The assisted technique implies what it says, that you have a spotter to assist you. It is quite simple. The golden rule is for the driver to do exactly what the spotter tells you to. You may want to discuss who will drive and who will spot, because with this technique the spotter is responsible for putting the trailer where you want it.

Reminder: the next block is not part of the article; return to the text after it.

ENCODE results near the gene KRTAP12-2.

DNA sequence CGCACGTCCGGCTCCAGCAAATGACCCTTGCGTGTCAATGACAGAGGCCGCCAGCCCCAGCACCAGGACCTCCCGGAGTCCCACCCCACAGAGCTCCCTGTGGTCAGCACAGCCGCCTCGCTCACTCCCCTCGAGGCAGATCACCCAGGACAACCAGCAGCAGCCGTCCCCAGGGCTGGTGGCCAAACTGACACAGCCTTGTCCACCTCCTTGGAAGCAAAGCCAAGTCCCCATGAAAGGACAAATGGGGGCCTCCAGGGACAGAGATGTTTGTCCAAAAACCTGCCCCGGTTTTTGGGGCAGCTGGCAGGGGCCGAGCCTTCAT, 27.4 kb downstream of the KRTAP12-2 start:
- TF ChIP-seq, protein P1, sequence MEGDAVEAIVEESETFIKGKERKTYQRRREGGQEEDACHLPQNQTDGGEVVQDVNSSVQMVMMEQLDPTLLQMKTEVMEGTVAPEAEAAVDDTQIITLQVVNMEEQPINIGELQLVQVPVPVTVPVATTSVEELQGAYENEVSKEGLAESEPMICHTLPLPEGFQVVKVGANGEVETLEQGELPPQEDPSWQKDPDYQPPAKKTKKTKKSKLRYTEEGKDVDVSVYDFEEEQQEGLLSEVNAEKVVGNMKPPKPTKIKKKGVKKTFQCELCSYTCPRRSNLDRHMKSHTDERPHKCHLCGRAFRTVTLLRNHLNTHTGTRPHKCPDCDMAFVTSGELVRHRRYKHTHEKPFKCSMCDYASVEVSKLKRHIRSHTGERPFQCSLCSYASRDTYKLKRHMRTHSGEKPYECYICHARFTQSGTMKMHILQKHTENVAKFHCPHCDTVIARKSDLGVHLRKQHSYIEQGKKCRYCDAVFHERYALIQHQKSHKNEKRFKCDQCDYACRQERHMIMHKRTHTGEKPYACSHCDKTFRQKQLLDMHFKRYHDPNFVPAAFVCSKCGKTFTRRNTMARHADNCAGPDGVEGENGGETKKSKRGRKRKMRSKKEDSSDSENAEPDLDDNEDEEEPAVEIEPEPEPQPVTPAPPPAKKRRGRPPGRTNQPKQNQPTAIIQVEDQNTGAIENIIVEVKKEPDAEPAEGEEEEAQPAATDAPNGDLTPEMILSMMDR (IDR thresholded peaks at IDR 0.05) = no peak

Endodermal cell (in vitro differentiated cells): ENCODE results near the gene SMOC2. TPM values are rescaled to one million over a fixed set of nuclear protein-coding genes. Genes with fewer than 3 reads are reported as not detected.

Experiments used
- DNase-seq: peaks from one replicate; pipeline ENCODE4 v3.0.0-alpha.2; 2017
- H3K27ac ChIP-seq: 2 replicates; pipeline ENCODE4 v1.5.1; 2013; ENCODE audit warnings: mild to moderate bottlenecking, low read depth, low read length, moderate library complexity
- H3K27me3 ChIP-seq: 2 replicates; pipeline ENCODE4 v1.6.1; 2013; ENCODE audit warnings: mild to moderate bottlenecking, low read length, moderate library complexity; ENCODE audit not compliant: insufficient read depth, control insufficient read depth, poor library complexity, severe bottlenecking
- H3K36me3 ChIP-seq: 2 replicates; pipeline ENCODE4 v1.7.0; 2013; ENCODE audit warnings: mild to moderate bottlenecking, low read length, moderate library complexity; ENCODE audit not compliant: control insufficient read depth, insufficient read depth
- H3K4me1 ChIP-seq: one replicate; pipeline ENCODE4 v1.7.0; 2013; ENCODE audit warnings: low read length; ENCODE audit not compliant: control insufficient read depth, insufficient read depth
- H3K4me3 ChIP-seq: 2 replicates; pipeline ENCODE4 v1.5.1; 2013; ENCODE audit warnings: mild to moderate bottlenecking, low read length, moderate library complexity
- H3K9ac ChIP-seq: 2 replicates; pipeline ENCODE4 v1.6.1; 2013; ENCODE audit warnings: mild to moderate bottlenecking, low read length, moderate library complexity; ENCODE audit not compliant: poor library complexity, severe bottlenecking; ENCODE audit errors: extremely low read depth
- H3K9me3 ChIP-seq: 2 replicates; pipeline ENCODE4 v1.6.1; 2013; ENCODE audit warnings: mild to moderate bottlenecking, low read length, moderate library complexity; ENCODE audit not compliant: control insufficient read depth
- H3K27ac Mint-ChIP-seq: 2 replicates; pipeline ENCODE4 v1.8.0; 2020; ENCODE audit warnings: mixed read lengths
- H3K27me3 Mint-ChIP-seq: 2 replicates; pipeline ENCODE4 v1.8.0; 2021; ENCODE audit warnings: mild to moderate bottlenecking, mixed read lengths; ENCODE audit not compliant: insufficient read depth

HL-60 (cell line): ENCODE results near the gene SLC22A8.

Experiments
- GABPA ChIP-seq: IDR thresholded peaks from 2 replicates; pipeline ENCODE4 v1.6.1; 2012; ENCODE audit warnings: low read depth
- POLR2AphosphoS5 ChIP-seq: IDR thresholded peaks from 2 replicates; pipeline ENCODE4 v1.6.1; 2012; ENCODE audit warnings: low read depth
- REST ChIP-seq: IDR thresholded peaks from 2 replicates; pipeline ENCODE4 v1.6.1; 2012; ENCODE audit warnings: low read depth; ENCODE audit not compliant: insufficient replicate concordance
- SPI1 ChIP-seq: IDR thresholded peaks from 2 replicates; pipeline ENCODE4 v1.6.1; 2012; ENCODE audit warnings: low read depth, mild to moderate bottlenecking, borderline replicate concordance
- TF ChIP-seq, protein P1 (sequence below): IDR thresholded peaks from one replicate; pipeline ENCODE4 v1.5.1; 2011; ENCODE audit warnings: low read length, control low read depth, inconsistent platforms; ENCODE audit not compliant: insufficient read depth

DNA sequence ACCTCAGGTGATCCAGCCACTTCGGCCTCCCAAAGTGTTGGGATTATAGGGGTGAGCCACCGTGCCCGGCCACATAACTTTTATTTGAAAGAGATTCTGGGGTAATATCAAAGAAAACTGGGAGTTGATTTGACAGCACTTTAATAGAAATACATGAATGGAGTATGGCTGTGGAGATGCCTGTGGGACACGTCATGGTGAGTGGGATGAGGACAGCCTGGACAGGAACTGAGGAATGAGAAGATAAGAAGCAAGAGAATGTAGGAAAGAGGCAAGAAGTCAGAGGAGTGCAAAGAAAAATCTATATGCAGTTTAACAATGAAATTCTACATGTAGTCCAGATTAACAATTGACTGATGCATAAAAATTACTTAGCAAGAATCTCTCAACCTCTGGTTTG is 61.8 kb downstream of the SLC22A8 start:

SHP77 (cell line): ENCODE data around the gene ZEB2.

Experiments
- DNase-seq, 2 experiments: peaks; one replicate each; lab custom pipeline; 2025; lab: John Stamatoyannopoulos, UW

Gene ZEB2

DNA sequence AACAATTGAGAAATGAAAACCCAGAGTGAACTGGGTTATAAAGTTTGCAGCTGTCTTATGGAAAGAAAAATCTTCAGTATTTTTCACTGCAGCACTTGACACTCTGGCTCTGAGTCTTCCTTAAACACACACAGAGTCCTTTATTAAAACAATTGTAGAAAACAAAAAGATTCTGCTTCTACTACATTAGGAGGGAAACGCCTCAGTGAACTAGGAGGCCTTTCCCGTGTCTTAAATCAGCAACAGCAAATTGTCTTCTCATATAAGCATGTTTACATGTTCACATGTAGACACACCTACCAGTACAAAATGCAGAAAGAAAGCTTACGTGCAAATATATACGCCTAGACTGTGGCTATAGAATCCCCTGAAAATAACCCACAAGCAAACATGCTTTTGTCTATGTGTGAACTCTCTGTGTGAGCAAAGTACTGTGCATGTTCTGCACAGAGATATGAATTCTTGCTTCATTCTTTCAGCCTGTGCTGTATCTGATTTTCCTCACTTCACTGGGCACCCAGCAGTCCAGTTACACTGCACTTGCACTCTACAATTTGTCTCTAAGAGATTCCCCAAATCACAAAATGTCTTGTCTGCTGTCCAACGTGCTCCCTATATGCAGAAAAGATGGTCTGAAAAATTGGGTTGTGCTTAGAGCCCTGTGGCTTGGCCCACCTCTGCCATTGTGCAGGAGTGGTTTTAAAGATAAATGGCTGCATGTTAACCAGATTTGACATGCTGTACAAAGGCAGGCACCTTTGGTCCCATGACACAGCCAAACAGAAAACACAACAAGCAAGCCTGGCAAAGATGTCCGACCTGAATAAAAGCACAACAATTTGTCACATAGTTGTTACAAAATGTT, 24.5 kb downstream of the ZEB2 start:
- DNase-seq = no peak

The first step is to establish hand signals that you both understand and agree on. Once this is done do a thorough inspection of the area you are backing into. It is important that you check the area immediately behind the trailer because for this technique to work effectively the spotter has to stand in front of the tow vehicle. Now you place an object (small orange traffic cones work well) on both sides of the site where you want the back of the trailer to stop at. The spotter will stand in front of the tow vehicle, in clear view of the driver, and can slowly walk from right to left checking blind spots and watching for the back of the trailer to reach the cones. You need to stop occasionally and look behind the trailer. Small children and pets can wander behind the trailer without you seeing them. The reason this technique is so effective is because neither the spotter nor the driver has to think about doing the opposite when backing the trailer. The first step is for the driver to roll the windows down and turn the radio off. The driver leaves their hand on the top of the steering wheel like you're accustomed to and because the spotter is in front of the vehicle they simply tell the driver to turn the steering wheel in the direction they want the back of the trailer to go. So, if the spotter wants the trailer to go to the right they tell the driver to turn to the right. The driver slowly turns and backs in the direction the spotter tells them to. Nobody has to think about it the driver just does what the spotter says to do. The key to driving is slowly turning and backing in the direction the spotter tells you to. The two biggest mistakes made are turning the steering wheel too much and holding it in the turned position to long. If either of these mistakes occurs the result is that it will require greater correction to get straightened out, and if you continue to back while holding the wheel in that position too long the tow vehicle and trailer can jackknife. It will require some practice. The spotter will have to learn that once the trailer is into the turn its time to go the opposite direction to bring the tow vehicle and trailer back in line.